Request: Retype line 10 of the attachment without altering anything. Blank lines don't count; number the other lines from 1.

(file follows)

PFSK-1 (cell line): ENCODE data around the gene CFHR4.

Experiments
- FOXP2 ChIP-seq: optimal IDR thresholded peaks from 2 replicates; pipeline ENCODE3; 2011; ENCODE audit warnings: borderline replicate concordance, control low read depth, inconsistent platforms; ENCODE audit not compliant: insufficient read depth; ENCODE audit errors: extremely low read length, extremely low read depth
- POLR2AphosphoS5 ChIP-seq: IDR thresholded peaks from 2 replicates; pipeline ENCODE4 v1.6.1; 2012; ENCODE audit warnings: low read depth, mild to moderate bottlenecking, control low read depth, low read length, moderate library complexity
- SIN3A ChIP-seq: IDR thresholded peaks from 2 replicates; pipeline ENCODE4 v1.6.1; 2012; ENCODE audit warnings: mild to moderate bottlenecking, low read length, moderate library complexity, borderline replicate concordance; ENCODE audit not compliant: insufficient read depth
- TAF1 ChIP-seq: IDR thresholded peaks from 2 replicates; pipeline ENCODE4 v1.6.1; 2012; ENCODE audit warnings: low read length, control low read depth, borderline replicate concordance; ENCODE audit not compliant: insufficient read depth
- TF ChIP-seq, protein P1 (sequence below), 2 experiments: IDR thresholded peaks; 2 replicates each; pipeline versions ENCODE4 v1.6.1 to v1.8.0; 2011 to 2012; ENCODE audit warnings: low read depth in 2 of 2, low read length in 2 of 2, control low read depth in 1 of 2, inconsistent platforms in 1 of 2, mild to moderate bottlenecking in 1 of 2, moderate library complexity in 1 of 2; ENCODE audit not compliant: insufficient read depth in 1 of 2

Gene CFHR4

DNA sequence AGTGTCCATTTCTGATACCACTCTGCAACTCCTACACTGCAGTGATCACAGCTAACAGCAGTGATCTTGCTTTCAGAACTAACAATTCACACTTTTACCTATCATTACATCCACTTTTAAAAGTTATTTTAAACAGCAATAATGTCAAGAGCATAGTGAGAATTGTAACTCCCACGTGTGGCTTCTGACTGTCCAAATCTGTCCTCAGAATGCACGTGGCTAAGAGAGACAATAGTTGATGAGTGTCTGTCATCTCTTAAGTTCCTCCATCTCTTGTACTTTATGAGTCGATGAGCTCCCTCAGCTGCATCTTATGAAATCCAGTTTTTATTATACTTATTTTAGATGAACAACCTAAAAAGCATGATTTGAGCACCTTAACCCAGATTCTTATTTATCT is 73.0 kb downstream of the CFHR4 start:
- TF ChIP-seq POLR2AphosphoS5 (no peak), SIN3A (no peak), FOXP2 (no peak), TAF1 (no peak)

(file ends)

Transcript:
- TF ChIP-seq POLR2AphosphoS5 (no peak), SIN3A (no peak), FOXP2 (no peak), TAF1 (no peak)